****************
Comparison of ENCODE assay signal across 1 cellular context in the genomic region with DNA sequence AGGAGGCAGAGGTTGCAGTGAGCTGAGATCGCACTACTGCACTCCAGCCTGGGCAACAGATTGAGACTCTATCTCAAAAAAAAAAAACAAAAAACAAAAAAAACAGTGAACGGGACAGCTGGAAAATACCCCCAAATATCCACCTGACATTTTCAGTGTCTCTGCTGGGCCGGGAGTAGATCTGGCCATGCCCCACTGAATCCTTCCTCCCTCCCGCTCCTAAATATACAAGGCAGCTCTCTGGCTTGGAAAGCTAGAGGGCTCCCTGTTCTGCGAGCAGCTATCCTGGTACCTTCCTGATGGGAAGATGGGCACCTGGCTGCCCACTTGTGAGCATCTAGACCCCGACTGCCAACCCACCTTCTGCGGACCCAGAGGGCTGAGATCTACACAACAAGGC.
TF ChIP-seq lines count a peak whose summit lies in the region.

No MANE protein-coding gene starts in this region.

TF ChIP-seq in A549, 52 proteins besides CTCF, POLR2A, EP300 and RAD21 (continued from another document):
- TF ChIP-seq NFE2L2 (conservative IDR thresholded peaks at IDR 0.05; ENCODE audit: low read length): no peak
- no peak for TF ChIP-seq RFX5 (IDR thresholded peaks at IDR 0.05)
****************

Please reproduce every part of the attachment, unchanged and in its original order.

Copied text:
Comparison of ENCODE assay signal across 1 cellular context in the genomic region with DNA sequence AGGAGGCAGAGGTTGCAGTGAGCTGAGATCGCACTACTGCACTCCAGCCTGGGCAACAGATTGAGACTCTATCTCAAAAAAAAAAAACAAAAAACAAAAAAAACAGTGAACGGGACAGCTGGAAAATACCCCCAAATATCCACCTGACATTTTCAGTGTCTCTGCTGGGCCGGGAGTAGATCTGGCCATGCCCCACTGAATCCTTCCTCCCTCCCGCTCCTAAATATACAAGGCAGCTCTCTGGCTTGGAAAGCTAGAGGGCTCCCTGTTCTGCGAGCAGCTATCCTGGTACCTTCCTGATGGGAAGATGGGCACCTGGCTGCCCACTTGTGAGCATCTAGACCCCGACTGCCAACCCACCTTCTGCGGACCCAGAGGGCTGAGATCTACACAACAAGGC.
TF ChIP-seq lines count a peak whose summit lies in the region.

No MANE protein-coding gene starts in this region.

TF ChIP-seq in A549, 52 proteins besides CTCF, POLR2A, EP300 and RAD21 (continued from another document):
- TF ChIP-seq NFE2L2 (conservative IDR thresholded peaks at IDR 0.05; ENCODE audit: low read length): no peak
- no peak for TF ChIP-seq RFX5 (IDR thresholded peaks at IDR 0.05)